Some private entities, such as Sunshine Minting in Idaho and SilverTowne in Indiana, are involved in the silver bullion arena in more than one capacity. Sunshine Minting is not only the primary supplier to the U.S. Mint of finished silver planchets for American Eagles, but the firm also produces and markets silver bullion products under its own hallmark, and it sells other bullion-related products in silver and other precious metals.

SilverTowne buys and sells silver bullion products of most world mints in addition to producing its own hallmarked silver bullion products at its own minting facilities. It also produces and sells other bullion pieces in a variety of metals.

Silver At the U.S. Mint

The U.S. Mint sold a record 44,006,000 American Eagle silver bullion coins in calendar year 2014. So far in 2015, through Nov. 9, the Mint recorded sales of 41,938,500 of these coins.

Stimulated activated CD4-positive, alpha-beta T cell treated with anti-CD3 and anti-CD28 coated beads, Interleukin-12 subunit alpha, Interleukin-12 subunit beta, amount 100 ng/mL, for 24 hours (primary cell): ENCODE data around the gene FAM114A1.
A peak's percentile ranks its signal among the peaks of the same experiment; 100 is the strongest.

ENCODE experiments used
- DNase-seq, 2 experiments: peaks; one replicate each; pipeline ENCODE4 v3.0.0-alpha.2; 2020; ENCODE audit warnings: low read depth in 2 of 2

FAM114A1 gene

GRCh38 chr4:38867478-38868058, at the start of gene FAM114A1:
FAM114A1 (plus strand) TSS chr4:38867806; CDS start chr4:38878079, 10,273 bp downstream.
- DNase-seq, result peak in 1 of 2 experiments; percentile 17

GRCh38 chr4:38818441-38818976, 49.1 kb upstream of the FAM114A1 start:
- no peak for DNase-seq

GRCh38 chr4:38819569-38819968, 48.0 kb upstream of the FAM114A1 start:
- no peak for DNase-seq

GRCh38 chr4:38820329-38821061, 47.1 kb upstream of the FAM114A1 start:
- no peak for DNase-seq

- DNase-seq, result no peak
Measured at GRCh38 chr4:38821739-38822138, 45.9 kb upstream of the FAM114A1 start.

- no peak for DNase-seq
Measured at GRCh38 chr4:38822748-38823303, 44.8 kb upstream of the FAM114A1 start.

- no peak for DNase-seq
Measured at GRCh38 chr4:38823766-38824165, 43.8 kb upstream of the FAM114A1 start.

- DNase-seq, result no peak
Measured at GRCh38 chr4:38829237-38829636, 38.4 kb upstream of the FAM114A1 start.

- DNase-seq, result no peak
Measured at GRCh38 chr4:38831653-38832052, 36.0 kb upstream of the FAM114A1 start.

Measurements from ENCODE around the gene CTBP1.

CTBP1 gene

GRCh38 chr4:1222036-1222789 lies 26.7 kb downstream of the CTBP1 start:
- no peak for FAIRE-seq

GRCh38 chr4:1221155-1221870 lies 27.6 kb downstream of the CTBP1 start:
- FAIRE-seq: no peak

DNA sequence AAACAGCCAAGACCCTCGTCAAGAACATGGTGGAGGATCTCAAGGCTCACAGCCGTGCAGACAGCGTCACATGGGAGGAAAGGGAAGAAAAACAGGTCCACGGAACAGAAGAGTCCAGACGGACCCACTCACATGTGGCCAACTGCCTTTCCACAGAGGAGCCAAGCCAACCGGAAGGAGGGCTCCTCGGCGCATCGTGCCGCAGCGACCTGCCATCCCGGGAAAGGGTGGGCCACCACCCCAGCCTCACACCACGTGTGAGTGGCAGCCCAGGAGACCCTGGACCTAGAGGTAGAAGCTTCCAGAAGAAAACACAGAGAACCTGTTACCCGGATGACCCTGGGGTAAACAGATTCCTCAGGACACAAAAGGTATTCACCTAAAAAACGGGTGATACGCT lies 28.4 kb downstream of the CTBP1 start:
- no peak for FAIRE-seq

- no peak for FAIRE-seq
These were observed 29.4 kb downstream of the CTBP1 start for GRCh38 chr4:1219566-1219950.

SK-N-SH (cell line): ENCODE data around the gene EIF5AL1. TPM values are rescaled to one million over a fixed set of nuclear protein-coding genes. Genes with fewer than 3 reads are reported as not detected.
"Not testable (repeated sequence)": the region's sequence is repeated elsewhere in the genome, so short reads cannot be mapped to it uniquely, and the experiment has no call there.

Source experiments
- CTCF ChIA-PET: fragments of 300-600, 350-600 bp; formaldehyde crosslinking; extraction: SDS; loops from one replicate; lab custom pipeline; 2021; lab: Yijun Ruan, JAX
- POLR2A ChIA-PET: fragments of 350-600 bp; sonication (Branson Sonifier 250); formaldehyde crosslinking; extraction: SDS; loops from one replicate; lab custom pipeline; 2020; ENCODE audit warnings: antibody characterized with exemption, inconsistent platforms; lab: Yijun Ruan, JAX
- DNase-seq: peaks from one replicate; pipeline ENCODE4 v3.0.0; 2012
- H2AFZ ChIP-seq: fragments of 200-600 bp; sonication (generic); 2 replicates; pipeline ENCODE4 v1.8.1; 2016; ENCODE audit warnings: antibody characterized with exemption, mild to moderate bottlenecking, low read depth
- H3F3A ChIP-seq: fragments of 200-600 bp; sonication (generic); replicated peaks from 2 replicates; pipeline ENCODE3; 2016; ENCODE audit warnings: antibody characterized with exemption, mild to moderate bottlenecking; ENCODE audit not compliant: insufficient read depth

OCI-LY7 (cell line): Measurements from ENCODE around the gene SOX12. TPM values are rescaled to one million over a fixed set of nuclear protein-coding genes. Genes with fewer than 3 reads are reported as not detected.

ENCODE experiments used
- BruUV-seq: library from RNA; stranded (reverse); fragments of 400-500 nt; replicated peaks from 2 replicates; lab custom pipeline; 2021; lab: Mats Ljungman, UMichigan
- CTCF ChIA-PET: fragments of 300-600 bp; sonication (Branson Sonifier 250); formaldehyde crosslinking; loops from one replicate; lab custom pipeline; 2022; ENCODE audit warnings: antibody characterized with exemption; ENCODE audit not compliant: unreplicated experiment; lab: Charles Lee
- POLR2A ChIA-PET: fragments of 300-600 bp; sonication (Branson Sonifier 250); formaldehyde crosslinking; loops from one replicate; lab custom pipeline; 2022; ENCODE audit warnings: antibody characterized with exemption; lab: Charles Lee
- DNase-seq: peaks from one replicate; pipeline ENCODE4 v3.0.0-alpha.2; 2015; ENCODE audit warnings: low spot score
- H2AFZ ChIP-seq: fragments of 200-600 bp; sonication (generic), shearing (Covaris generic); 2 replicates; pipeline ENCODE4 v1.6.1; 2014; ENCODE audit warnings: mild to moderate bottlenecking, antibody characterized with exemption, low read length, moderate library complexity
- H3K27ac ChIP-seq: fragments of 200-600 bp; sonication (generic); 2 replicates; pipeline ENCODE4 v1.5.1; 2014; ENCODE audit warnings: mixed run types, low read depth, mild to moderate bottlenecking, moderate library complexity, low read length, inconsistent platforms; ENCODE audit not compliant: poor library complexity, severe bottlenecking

The U.S. Mint purchases silver on the open market through a number of qualified vendors, according to White.

“For the American Eagle bullion coin program, the United States Mint purchases silver on the open market and then immediately hedges it,” White said. 

Silver purchased by the U.S. Mint, according to White, must conform to the following specifications to qualify as “good delivery”:

??Delivery form shall be bar or plate.

??The weight permitted is 1,000 troy ounces plus or minus 50 troy ounces.

??The purity shall be at least 99.9 percent fine silver.

??Each bar must bear the following: 1) the producer’s recognized mark; 2) the letters AG or SILVER with a stamp indicating the purity; 3) an individual number or mark; 4) the weight in gross troy ounces.

??Chemical content is in accordance with specific international industry-recognized standards or better.

“The silver is delivered directly to the fabricator for processing into blanks to be returned to the Mint for striking into coins,” according to White.